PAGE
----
After Kingsley

Martin retired in 1960 and was replaced as editor by John Freeman, a politician-journalist who had resigned from the Labour government in 1951 with Bevan and Harold Wilson. Freeman left in 1965 and was followed in the chair by Paul Johnson, under whose editorship the Statesman reached its highest ever circulation of 90,000.


Decline and crisis

After Johnson's departure in 1970, the Statesman went into a long period of circulation decline under successive editors: Richard Crossman (1970-72), who tried to edit it at the same time as playing a major role in Labour politics; Anthony Howard (1972-78), whose recruits to the paper included Christopher Hitchens, Martin Amis and James Fenton (surprisingly, the arch anti-Socialist Auberon Waugh was writing for the Statesman at this time before returning to his more natural home of The Spectator); Bruce Page (1978-82), who turned it into a specialist in investigative journalism and sacked Arthur Marshall, who had been writing for the Statesman on and off since 1935, as a columnist, allegedly because of the latter's support for Margaret Thatcher; Hugh Stephenson (1982-86), under whom it took a strong position again for unilateral nuclear disarmament; John Lloyd (1986-87), who swung the paper's politics back to the centre; Stuart Weir (1987-90), under whose editorship the Statesman founded the Charter 88 constitutional reform pressure group; and Steve Platt (1990-96). By 1996 it was selling 23,000 copies a week.

The Statesman acquired the weekly New Society in 1988 and merged with it, becoming New Statesman and Society for the next eight years. In 1993, the Statesman was sued by the prime minister, John Major, after it published an article that discussed rumours that he was having an extramarital affair with a cook. Although the action was settled out of court for a minimal sum, the paper's legal costs came close to bankrupting it.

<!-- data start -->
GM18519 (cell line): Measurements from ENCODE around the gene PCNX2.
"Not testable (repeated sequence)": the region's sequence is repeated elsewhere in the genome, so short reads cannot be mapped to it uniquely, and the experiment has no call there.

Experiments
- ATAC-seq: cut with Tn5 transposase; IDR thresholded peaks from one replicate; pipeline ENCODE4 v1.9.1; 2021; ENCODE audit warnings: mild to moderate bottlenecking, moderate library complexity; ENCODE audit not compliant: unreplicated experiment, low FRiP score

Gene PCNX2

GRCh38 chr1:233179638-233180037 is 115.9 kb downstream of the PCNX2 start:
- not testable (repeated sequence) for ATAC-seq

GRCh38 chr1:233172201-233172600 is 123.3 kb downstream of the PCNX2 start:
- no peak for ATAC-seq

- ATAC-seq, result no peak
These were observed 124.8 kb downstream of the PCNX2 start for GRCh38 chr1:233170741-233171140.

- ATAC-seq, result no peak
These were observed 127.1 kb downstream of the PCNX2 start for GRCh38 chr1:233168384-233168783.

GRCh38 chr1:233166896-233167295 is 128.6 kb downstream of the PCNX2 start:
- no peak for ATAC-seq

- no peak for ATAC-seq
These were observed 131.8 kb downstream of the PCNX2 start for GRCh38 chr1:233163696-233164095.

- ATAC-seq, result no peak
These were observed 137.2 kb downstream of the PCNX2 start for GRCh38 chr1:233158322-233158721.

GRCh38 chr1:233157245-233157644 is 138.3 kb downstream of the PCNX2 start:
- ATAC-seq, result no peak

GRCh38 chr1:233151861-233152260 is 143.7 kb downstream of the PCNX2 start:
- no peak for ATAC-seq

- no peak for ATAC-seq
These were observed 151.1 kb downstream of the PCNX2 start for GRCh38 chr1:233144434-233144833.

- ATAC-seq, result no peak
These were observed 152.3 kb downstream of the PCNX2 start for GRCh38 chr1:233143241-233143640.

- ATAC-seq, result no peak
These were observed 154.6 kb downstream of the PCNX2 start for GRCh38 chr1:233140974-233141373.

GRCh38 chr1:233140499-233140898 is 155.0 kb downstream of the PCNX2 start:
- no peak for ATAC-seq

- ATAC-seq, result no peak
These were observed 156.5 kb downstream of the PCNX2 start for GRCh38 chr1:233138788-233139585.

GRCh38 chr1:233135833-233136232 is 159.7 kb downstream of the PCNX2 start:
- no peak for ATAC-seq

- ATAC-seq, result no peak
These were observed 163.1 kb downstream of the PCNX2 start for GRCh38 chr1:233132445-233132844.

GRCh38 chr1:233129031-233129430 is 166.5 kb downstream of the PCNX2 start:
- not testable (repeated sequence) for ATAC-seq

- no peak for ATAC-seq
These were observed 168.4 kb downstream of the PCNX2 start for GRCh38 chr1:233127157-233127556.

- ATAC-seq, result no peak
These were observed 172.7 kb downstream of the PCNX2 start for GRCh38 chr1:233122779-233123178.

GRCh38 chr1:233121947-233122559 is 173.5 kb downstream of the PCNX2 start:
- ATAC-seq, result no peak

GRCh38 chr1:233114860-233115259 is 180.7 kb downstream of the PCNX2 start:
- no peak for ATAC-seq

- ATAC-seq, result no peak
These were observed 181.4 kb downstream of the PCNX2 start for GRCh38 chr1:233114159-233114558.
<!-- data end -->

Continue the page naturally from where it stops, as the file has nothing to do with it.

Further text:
The past decade

The Statesman was rescued by a takeover by the businessman Philip Jeffrey but in 1996, after prolonged boardroom wrangling over Jeffrey's plans, it was sold to Geoffrey Robinson, the Labour MP and businessman. He fired Platt, and appointed Ian Hargreaves as editor, who in turn fired most of the left-wingers on the staff and turned the Statesman into a strong supporter of Tony Blair as Labour leader. Hargreaves was succeeded by Peter Wilby in 1998, who moved the paper back to the left. John Kampfner, Wilby's political editor, succeded him as editor in May 2005. The Statesman currently sells some 24,000 copies a week.

References

  • Hyams, Edward. The New Statesman: the history of the first fifty years 1913-63. Longman. 1963.
  • Rolph, C. H. Kingsley: the life, letters and diaries of Kingsley Martin. Victor Gollancz. 1973. ISBN 0-575-01636-1
  • Howe, Stephen. Lines of Dissent: writing from the New Statesman 1913 to 1988. Verso. 1988. ISBN 09-86091-207-8
  • Smith, Adrian. The New Statesman: portrait of a political weekly. Frank Cass.1996. ISBN 0-7146-4645-8